Desktops, traditional notebooks and monitors are computing staples, yes, and Apple makes those too. But in recent years, the iPod, iPhone, Air and iPad lines have been Apple’s shining stars, carving out new niche segments that leave competitors playing catch-up. Bottom line: Apple has more to gain by creating new product spaces than chasing Amazon into the unproven territory of 7-inch screen real estate.
One Size Never Fits All
Second, Apple has a carefully curated app store stocked with software specifically designed for the 3.5-inch display of the iPhone and iPod touch, and the 9.7-inch display of the iPad. Adding a 7-inch display to the lineup would create problems for app developers. Even though a 7- or 8-inch display could comfortably clock in at 1024 x 768, existing iPad apps may not look good (or be user friendly, or feel quite as natural) on these smaller screen sizes.
“There would be a lot of interface changes,” said indie iOS developer Zac Witte with respect to converting an iPhone or iPad app to a 7-inch screen size. “I don’t think Apple would ever do that. They wouldn’t want to create noise. That’s a very Android thing to do.”
Just ask Android app developers about the difficulties of accomodating all the various screen sizes in the Android line-up, which includes a 3-inch mini phone, 4.5-inch uberphones, and tablets at 5, 7, 8.9 and 10.1 inches. Apple has avoided this “screen fragmentation” problem by offering only two screen sizes for iOS devices. A third size, care of a 7-inch tablet, would require app creators to explore a third track of development to reconfigure U.I. and other visual elements.
“There’s a big difference between building apps for the iPad and for the iPhone. A 7-inch device would have its own set of activities and applications, [and be] more gaming and utility focused,” iOS developer Brian Fino said.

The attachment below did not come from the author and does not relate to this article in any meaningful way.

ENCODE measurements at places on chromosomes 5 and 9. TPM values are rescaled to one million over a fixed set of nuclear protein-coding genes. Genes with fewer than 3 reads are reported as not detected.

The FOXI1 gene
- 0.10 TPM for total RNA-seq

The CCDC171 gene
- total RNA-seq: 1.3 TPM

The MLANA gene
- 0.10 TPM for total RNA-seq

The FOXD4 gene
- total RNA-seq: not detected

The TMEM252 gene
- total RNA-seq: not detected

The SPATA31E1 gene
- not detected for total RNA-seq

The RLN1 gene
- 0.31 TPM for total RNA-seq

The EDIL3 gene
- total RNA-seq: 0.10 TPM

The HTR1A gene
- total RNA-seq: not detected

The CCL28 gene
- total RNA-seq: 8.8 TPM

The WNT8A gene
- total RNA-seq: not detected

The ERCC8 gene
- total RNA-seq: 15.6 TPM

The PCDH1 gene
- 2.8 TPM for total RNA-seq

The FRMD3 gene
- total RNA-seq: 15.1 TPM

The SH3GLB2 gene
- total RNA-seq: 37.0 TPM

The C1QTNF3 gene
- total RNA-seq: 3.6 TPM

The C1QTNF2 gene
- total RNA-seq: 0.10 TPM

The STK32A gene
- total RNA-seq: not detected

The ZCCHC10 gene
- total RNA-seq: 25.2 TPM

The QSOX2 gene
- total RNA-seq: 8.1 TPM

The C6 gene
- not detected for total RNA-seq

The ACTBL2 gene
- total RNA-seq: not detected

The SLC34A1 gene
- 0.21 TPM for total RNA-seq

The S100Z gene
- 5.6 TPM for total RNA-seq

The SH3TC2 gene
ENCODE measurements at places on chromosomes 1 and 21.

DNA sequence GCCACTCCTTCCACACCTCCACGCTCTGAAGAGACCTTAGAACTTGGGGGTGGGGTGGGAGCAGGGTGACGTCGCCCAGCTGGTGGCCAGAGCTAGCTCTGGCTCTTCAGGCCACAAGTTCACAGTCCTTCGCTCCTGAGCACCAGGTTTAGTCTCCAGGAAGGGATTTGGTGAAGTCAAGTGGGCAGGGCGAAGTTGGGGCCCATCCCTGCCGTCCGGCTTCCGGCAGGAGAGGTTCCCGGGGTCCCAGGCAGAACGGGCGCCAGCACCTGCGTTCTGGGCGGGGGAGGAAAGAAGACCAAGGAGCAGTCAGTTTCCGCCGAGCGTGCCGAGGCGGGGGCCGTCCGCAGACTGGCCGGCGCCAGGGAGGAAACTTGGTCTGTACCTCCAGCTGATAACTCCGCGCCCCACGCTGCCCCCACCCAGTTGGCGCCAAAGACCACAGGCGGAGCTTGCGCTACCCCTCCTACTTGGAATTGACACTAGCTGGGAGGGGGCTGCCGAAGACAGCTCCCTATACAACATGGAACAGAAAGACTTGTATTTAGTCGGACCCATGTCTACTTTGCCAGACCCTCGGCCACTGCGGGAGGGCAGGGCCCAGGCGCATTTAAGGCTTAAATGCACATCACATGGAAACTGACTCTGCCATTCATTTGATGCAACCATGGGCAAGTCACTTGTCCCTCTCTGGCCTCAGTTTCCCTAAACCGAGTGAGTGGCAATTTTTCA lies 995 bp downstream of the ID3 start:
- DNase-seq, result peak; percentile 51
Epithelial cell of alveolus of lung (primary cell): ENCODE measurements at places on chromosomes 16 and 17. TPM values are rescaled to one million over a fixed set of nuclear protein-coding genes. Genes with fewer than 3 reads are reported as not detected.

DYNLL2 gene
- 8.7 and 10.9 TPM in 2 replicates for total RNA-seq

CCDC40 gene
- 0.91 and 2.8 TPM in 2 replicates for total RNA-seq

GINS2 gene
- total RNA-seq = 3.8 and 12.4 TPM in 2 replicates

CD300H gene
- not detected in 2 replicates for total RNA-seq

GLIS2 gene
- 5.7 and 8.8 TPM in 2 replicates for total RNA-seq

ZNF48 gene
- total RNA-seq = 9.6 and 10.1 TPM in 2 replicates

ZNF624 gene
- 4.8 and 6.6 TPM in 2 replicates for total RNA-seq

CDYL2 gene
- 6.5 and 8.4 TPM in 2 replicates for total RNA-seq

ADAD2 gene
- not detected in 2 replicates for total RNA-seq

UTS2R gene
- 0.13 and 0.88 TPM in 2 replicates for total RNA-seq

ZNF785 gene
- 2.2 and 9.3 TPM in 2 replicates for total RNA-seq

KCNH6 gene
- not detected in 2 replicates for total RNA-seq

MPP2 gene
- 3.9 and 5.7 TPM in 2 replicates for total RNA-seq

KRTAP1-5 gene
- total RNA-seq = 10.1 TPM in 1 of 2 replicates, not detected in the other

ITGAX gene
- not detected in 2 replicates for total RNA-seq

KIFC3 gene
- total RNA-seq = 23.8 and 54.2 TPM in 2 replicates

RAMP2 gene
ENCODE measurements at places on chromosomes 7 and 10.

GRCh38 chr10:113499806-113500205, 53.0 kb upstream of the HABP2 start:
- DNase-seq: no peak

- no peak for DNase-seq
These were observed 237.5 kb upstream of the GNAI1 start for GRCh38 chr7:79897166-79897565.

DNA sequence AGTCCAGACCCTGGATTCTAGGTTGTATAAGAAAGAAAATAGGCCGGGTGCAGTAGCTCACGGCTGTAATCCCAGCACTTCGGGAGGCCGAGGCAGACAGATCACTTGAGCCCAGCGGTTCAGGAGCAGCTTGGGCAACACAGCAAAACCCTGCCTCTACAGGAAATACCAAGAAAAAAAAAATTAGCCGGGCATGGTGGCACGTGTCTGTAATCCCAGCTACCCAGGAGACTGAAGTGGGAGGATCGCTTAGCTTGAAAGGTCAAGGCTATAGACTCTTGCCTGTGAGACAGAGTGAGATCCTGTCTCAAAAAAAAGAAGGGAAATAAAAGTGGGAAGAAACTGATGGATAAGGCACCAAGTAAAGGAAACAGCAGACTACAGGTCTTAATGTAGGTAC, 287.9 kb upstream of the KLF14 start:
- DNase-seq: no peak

Sure, iPhone apps could be ported to a 7-inch iPad, as has been done in the past with popular apps (like Facebook) that lacked an iPad-only option. But this approach isn’t graceful, and wouldn’t leverage any unique benefits of a miniature iPad form factor.
Steve Said Nuh-Uh
Third, the iPad already has a solid, ostensibly intractable foothold in the tablet space. The iPad basically is the tablet market. People want an iPad, not just any tablet, and competitors are resorting to dire price-slashing measures to carve out a slice of the tablet space.
Oh, and here’s a bonus fourth reason why Apple won’t develop an iPad mini: Steve Jobs emphatically stated that 7-inch tablets are too small for a pleasant touchscreen experience.
I think that if Apple does reach out to the budget market, it would use a similar approach to its iPhone strategy. It would dramatically reduce the price of the original iPad (maybe down to $200), slightly reduce the price of the iPad 2, and then offer a full-priced iPad 3. That’s just fanciful what-ifing, though. Sales of both the iPad and iPad 2 are still going strong at full price. Apple would only reduce their prices if it looked like user adoption would skyrocket thanks to bargain prices.